Opening of the Eighth Session of the Committee on Women Skip to main content

Opening of the Eighth Session of the Committee on Women

4 October 2017
Beirut, Lebanon

Statement by Mr. Mohamed Ali Alhakim

Under-Secretary-General of the United Nations and Executive Secretary
of the Economic and Social Commission for Western Asia (ESCWA)
at the opening of the eighth session of the Committee on Women

Excellencies,
Ladies and gentlemen,
Dear colleagues and representatives of United Nations agencies and civil society organizations, I am pleased to welcome you all to UN House in Beirut on the occasion of the opening of the eighth
session of the ESCWA Committee on Women. First of all, I would like to thank Oman for its fine stewardship of the work of the Committee’s seventh session and to wish Palestine all success in presiding over the present session.

Ladies and gentlemen,
Over the past year, we have witnessed great achievements in terms of gender equality. The Sustainable Development Goals (SDGs), combined with the political will of member States, provided the necessary
bedrock for constitutional and legal reform, which is itself essential for institutional and practical reforms. Significant results have recently been achieved at the national and regional levels, which will have a positive
impact on the consolidation of women’s rights in Arab countries. In some, legislation has been passed or amended to strengthen women’s rights, protecting women against violence and punishing the perpetrators.

Arab countries have been commendably active in developing national plans for the empowerment of women and, in particular, in vital areas such as combating gender-based violence and implementing the women, peace and security agenda.

Women’s participation in most parliamentary elections held in the region since January 2016 has underscored their heightened involvement in political life, and women have been elected to parliament in a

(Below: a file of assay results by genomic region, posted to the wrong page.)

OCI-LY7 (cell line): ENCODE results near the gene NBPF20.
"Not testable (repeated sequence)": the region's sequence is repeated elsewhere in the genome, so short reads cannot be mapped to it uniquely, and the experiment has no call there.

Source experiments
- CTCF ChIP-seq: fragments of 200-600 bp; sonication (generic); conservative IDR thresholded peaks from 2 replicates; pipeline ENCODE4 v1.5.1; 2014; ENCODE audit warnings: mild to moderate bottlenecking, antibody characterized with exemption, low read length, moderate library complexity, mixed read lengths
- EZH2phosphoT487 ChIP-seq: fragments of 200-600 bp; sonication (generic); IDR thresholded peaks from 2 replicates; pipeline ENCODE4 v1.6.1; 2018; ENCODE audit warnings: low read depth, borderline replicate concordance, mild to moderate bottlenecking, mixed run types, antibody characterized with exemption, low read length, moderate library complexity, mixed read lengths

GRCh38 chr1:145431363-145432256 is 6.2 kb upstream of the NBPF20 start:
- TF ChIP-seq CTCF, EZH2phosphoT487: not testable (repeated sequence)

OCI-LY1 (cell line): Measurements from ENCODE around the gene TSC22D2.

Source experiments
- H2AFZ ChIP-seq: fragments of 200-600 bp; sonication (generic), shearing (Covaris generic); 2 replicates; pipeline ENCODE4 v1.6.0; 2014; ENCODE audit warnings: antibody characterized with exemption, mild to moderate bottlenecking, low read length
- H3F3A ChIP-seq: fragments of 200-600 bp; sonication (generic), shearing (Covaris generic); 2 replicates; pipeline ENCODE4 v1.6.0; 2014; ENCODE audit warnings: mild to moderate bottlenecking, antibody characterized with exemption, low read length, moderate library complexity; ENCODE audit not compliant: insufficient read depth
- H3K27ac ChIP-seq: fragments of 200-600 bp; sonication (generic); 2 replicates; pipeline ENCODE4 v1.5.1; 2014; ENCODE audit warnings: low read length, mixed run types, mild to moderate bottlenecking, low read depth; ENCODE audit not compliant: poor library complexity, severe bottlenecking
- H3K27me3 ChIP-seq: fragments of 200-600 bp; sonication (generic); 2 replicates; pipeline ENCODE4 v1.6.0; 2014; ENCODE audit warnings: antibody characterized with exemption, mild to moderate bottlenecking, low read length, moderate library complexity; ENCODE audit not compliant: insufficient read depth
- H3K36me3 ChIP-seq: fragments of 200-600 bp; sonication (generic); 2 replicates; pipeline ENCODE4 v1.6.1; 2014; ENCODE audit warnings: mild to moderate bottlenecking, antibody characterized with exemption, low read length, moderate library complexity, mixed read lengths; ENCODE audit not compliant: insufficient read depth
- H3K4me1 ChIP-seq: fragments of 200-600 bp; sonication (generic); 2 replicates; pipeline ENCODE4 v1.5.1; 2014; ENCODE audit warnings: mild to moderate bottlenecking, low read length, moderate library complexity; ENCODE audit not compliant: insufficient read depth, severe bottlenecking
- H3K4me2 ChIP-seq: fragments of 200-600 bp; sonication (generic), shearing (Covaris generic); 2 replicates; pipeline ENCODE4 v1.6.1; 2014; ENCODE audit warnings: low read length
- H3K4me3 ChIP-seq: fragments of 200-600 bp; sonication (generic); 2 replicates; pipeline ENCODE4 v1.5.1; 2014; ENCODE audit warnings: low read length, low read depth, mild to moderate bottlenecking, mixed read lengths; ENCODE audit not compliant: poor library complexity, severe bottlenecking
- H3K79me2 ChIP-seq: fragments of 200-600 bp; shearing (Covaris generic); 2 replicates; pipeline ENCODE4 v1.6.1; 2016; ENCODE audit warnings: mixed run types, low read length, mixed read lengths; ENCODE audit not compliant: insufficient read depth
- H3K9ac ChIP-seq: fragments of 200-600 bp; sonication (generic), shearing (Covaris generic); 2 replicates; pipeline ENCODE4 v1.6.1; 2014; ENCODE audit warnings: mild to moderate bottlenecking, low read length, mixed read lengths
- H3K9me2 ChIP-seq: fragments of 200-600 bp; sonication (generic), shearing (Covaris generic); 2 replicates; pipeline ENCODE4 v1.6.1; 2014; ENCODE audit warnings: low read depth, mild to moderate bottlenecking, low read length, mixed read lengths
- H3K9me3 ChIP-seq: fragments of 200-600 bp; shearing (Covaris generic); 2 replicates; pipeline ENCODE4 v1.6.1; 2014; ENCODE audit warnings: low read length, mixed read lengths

number of countries. In Tunisia, for instance, female representation in the last elections was around 31 per cent, exceeding the 30 per cent baseline promoted by the United Nations in its declarations and at international conferences.

Ladies and gentlemen,
We at ESCWA have developed mechanisms in tune with the requirements and aspirations of our member States in promoting women’s rights. We have conducted an array of conceptual and practical studies
to guide decision-makers in the formulation and development of national plans for the implementation of the women, peace and security agenda. Our ultimate goal has always been to translate the findings of our studies into practical projects with a view to improving the status of and empowering women and enhancing their position in society. One such project, on the economic cost of violence, provides an economic model that can be used to measure the impact of violence against women on the economy.

In that regard, allow me to make particular mention of the special subcommittee tasked with following up on implementation of the SDGs, the establishment of which was approved by your Committee in its
previous session. It is playing a key role in the development of our joint action to implement gender-related SDGs and measure progress on their achievement. I dare say that all the SDGs are relevant to women and their concerns, insofar as they touch on the economy, society and the entire planet.

Ladies and gentlemen,
Even as we welcome the positive developments with regard to guaranteeing equality and social justice in Arab societies and reforms aimed at enhancing women’s rights and their participation in community
building, we should not overlook the tremendous challenges facing our region. Arab countries are racked by all manner of violence and conflicts that, aside from shattering the peace, are threatening all that has been achieved in terms of social development and progress. One country in particular, Palestine, has suffered under, and continues to endure, decades of occupation.

Ladies and gentlemen,
Amid all the security, political and development difficulties facing our region, let us be guided by key international initiatives and direct our efforts to improving the position of women. The Secretary-General has
made a priority of gender justice in Member States and within the United Nations itself. One of the goals of the 2030 Agenda for Sustainable Development is dedicated to the empowerment of women and the
achievement of gender equality. We at ESCWA are striving with our member States to fulfil those international commitments and follow up on related achievements.

Ladies and gentlemen,
Day by day, our conviction deepens that the participation of women and gender equality represent a key pillar of development and of social and economic progress. No economic, social and environmental vision  can claim to be comprehensive and sustainable unless it is conceived, implemented and owned by all members of society. This personal conviction, which is shared by ESCWA, drives our determination to support your Committee in its efforts to advance and empower women, and thereby empower society.

Thank you.

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